The Accident at the Richelieu Bridge—What incident in life is more common than death? Yet what incident is more capable of being invested with the very highest interest by the circumstances which surround it? We expect the aged to depart from us, as we expect the ripe fruit to fall from the tree. We are not astonished when after long diseases even the young pass away. Millions daily go out of the world into eternity without exciting a remark or an emotion, except in those households where the vacant chair serves to remind survivors of the friend whom they have lost. Yet let one man in the enjoyment of health and in the actual pursuit of business or pleasure fall in our presence, and we are struck by the event as if he had not gone through an experience which will be common to us all. Why seek to analyze a sensation so usual. It is enough that long experience proves it to be natural to mankind, and that being so, it is no wonder that the intelligence which it became our painful duty to make public yesterday morning should have filled the streets with rumor and emotion. It is indeed rare for so many circumstances to combine to give zest to a fatal occurrence. Here were some four hundred persons, men, women, and children, most of whom had left their native countries with the hope of making for themselves a happy home in a foreign land. They had passed the most dreaded dangers of the Ocean passage, and were doubtless congratulating themselves on the prospect of their speedy arrival in the land of promise for which they had sacrificed so much. Who can estimate the variety of hopeful expectation which was working in the bosoms of the living freight, which loaded the Grand Trunk cars on the morning of yesterday? Many probably had children, some parents awaiting them. Some were going to homes which friends had already prepared for them; others were longing to make acquaintance with the localities which were to be the scenes of their future toils and hoped-for rewards. In one moment, all this mass of life, all this mental movement, was suspended. A shriek from one or two persons, who could alone be conscious of the sudden disaster,—a crash—a plunge—and all that train, machinery, cars, drivers and passengers, became a confused, motionless, drowning mass. The mortality of many not inconsiderable battle-fields, to which men had gone forth fitted for the work of destruction, and where men have been occupied for hours by mutual slaughter, might have been equalled or surpassed in the twinkling of an eye. Of the large number of living beings who, the moment before, were moving rapidly to their destination, impelled by the most complete work of human art and ingenuity, all were placed in imminent danger, and a remnant, by no means inconsiderable, was left on the spot, to prove the littleness and weakness of humanity. Steel, iron, brass, wood, baggage, and human limbs were precipitated, in one dreadful amalgam, into an abyss where many not slain at once by the shock, were suffocated in the water which rolled beneath the road over which they had just been travelling. Our telegraphic and other reports furnish our readers with the fullest details of this overwhelming calamity. Most of those who will peruse these lines were acquainted in some degree with the nature of the locality where it occurred. The railroad, after leaving the station at Belœil Mountain, makes a pretty rapid descent from the low plateau at the foot of that elevation to the level upon which the Richelieu River is crossed by the bridge, at something like a mile from the station. The road not only makes this somewhat rapid descent, but makes it on a sharp curve, so that the bridge cannot be seen until the train is nearly upon it. The draw is, however, in an arch, which crosses the deep channel of the river on the north side; but at the hour when the accident occurred there was, probably, not sufficient light to enable the driver of the engine to see the danger into which he was running, even when upon the bridge He has escaped from the general ruin which he appears to have been one of the chief agents in producing; but it is manifest that a sad and weighty responsibility rests upon him, and upon all others, if there be others, who, by active misconduct or no less fatal want of precaution, have in any degree brought about this melancholy catastrophe. So far as appears at present, the oral responsibility extends no further than this man. It was his business, we believe, in any case to stop before going on the bridge, in order to make himself sure that everything was safe—not to trust to absence of warning. But it is stated that warning was not absent. The red light—the beacon indicating danger—was, it is said, extended by the person in charge; but without leading to any relaxation of the rash career of the train. The exact facts will of course come out only after the Coroner's inquest shall have been held on the crowd of victims. It is proper that at the inquiry it shall be ascertained if the running on without stopping was an unusual circumstance, or whether, though opposed to the regulations of the road, such a neglect of orders did not frequently occur without provoking punishment. In the first case, the sole condemnation would seem to rest with driver and conductor, and the public will no doubt all rejoice, if it shall turn out that the crime and the blame of this dreadful massacre is limited, as we are at present disposed to believe, to one or two individuals. Of course there will be a reckoning of another kind between those who survive the deceased and the Company; but if it shall turn out that every precaution was adopted and every rule laid down which could ensure safety to their passengers, the loss thus occasioned to them will be just matter of sympathy on the part of the public. Upon that point we await the more complete information which we shall, no doubt, obtain from the evidence which will be given at the inquest. In the meantime, it is consoling to reflect that the calamity has not been rendered more shocking than it was from its nature by any exhibition of insensibility on the part of the managers of the road. On the contrary, all these gentlemen, especially Mr. Brydges, appear not merely to have directed every measure which could relieve the sufferers or show proper respect to the dead; but, by their personal labour in the exciting business which had to be transacted yesterday at the bridge, they showed how much their own feelings were stirred by the miseries which they witnessed. Nothing could be more manly or tender than their conduct on this sad occasion.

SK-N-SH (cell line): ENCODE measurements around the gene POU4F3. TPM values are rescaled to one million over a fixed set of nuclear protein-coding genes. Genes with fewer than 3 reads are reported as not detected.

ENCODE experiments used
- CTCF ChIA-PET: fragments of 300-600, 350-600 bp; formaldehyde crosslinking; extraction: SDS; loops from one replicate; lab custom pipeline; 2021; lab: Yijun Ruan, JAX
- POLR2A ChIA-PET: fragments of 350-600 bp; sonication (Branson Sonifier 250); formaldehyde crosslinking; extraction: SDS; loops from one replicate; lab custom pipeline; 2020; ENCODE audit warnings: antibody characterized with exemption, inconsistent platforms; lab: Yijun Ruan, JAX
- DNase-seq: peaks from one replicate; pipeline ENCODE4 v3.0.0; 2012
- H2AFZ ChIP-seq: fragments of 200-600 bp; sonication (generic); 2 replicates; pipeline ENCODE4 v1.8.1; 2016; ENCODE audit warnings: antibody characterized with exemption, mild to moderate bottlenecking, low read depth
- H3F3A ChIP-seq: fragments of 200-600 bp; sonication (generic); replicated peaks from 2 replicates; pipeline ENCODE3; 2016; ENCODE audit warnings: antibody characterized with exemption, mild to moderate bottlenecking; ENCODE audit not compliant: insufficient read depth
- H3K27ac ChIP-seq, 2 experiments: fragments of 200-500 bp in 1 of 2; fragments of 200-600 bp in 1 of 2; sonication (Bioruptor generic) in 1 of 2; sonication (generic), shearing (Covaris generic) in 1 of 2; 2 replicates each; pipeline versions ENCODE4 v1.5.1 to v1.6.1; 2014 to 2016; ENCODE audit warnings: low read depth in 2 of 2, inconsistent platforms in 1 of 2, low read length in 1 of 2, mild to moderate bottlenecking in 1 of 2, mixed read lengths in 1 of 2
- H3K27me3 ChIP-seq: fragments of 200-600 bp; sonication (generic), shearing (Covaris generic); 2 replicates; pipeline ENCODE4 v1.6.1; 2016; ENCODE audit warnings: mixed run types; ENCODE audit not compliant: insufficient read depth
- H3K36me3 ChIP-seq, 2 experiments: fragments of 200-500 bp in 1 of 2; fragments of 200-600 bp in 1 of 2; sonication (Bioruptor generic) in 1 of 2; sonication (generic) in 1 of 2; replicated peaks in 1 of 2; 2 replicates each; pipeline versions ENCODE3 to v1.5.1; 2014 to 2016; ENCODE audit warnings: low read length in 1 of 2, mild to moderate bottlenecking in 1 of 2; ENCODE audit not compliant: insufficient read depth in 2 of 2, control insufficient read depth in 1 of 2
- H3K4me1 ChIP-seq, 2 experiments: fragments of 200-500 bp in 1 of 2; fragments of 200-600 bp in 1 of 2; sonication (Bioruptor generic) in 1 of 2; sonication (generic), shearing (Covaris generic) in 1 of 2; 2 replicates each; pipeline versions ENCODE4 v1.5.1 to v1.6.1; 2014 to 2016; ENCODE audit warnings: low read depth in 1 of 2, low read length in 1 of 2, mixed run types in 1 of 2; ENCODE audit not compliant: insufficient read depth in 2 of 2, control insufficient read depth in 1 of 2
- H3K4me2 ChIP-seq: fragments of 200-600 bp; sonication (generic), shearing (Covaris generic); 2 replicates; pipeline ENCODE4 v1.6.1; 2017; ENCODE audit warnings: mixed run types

Grand Trunk Railway!